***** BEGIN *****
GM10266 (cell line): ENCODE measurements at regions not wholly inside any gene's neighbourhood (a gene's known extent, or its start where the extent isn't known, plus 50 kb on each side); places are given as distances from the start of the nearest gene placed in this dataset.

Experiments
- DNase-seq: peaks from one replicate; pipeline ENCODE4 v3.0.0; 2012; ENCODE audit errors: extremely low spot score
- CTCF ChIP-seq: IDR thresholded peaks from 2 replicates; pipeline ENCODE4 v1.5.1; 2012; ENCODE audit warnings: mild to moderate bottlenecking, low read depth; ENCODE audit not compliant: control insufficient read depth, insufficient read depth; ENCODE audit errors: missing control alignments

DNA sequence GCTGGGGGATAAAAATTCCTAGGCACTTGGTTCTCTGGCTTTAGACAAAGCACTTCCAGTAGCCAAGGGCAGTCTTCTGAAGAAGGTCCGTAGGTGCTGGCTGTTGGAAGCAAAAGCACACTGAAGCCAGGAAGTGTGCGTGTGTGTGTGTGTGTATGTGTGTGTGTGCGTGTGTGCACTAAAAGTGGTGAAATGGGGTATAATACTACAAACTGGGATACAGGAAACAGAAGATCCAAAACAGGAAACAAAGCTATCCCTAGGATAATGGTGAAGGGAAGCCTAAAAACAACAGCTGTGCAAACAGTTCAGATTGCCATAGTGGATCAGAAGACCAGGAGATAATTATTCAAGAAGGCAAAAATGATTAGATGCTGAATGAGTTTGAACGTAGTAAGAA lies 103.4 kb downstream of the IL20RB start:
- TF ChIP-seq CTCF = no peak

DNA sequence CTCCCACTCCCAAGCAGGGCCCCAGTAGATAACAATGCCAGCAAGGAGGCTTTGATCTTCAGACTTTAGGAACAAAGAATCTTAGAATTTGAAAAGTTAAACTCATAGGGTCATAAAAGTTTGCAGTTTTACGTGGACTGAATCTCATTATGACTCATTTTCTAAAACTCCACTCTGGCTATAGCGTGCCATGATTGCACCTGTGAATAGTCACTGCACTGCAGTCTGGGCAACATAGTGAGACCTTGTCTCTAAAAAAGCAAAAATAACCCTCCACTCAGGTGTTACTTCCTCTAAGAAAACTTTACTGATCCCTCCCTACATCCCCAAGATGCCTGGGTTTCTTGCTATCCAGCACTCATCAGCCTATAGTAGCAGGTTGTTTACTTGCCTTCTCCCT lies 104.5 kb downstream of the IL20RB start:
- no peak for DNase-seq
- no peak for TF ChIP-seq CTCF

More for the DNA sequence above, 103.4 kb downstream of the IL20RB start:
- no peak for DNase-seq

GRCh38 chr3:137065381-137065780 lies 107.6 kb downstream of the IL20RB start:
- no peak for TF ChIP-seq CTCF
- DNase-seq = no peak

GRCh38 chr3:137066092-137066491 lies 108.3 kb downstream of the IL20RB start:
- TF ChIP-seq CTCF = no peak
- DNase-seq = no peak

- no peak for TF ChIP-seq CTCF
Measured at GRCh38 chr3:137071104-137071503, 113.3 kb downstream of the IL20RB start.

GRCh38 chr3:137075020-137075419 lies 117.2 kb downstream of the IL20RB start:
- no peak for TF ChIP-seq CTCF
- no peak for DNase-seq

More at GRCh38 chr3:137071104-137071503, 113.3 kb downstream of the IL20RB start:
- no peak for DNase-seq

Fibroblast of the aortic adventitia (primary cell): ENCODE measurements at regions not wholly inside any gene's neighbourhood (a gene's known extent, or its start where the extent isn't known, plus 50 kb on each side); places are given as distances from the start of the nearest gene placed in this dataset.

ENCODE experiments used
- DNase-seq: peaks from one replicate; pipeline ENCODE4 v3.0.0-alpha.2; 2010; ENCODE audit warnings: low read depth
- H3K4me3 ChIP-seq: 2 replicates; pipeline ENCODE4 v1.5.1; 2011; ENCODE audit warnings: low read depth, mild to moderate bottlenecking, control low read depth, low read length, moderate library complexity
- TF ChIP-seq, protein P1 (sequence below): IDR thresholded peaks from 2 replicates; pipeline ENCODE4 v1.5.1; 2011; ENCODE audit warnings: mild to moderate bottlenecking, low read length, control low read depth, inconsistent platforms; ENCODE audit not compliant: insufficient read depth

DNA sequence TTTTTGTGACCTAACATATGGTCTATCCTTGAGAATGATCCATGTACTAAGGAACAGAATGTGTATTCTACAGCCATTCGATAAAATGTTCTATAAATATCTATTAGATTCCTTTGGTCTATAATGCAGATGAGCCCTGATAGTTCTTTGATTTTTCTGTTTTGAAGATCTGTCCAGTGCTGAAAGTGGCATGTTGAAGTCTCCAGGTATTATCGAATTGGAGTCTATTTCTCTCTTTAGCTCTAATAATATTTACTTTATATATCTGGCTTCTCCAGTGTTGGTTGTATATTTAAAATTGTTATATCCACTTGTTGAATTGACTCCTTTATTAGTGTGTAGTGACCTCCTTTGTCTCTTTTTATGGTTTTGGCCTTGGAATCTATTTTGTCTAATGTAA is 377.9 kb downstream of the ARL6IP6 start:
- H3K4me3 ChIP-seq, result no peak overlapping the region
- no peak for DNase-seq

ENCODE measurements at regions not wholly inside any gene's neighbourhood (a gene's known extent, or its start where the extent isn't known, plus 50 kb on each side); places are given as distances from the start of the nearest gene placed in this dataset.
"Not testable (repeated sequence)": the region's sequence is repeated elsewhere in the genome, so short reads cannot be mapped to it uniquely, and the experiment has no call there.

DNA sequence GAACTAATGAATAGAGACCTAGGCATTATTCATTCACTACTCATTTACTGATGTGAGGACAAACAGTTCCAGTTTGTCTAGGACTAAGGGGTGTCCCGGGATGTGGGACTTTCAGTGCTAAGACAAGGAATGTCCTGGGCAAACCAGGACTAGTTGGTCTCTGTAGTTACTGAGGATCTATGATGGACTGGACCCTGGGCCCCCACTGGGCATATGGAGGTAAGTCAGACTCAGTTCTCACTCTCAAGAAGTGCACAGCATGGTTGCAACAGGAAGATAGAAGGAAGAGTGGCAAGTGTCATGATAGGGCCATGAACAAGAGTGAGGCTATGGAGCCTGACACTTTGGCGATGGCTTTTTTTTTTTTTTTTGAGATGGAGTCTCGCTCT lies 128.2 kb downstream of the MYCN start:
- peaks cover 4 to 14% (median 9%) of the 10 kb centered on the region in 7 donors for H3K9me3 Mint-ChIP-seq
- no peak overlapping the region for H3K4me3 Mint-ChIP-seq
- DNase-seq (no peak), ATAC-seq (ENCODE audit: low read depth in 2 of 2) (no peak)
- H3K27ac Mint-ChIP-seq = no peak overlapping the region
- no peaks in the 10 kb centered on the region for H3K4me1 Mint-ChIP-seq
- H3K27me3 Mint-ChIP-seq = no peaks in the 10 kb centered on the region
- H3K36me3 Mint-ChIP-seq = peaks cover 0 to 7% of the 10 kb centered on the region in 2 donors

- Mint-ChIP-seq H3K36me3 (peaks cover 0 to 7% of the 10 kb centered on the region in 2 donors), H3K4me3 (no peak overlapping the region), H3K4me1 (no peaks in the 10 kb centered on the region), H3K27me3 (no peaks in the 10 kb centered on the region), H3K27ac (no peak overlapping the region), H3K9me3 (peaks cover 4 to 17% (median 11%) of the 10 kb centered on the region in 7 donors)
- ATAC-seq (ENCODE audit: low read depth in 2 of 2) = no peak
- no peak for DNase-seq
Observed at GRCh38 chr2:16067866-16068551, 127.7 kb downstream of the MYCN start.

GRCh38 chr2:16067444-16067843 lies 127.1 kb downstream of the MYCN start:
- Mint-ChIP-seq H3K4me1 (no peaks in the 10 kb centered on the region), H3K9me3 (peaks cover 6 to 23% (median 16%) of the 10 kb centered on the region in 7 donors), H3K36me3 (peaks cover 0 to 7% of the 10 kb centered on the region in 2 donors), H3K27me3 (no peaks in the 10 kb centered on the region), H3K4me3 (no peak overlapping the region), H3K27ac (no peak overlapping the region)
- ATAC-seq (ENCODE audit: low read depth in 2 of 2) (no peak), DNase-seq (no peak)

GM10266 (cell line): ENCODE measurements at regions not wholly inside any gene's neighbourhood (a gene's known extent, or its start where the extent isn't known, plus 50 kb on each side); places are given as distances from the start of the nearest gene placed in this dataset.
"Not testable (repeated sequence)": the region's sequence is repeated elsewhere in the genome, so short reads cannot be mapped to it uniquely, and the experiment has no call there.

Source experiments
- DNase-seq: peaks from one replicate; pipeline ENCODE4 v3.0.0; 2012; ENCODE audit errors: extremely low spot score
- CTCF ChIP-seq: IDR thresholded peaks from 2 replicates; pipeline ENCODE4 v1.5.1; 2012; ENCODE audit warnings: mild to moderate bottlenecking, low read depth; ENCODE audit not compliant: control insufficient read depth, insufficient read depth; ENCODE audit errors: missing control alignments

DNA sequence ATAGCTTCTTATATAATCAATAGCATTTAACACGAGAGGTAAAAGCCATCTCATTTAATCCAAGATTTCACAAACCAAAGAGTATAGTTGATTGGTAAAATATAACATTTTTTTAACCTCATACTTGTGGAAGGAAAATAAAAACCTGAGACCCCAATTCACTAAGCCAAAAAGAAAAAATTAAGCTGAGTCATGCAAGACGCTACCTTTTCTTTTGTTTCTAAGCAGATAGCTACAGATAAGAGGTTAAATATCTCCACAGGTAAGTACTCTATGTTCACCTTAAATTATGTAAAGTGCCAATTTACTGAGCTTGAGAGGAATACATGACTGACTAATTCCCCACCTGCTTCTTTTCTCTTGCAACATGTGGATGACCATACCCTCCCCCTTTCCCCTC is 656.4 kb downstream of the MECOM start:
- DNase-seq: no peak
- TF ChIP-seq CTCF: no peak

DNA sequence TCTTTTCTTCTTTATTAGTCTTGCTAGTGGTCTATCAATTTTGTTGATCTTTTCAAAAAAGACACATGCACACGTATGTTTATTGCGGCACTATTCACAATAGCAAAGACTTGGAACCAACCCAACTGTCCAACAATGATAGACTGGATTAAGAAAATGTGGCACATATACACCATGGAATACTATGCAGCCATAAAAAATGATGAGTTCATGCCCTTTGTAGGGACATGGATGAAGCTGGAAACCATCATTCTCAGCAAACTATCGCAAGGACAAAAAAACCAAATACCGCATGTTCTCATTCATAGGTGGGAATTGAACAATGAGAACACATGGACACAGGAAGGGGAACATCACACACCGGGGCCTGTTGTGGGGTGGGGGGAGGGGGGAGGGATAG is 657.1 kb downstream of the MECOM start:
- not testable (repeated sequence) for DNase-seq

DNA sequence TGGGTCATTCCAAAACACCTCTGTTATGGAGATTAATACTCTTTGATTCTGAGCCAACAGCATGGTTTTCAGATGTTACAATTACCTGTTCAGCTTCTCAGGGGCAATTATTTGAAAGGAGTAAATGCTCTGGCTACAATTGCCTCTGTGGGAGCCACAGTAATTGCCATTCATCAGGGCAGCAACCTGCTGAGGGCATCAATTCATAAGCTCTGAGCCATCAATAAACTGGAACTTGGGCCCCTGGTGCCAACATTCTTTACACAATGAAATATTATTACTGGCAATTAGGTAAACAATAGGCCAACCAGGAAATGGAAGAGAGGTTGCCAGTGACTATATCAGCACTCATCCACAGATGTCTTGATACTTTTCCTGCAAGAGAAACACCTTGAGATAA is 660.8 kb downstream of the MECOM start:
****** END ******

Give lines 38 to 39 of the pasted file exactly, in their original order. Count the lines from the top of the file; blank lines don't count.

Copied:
- DNase-seq (no peak), ATAC-seq (ENCODE audit: low read depth in 2 of 2) (no peak)
- H3K27ac Mint-ChIP-seq = no peak overlapping the region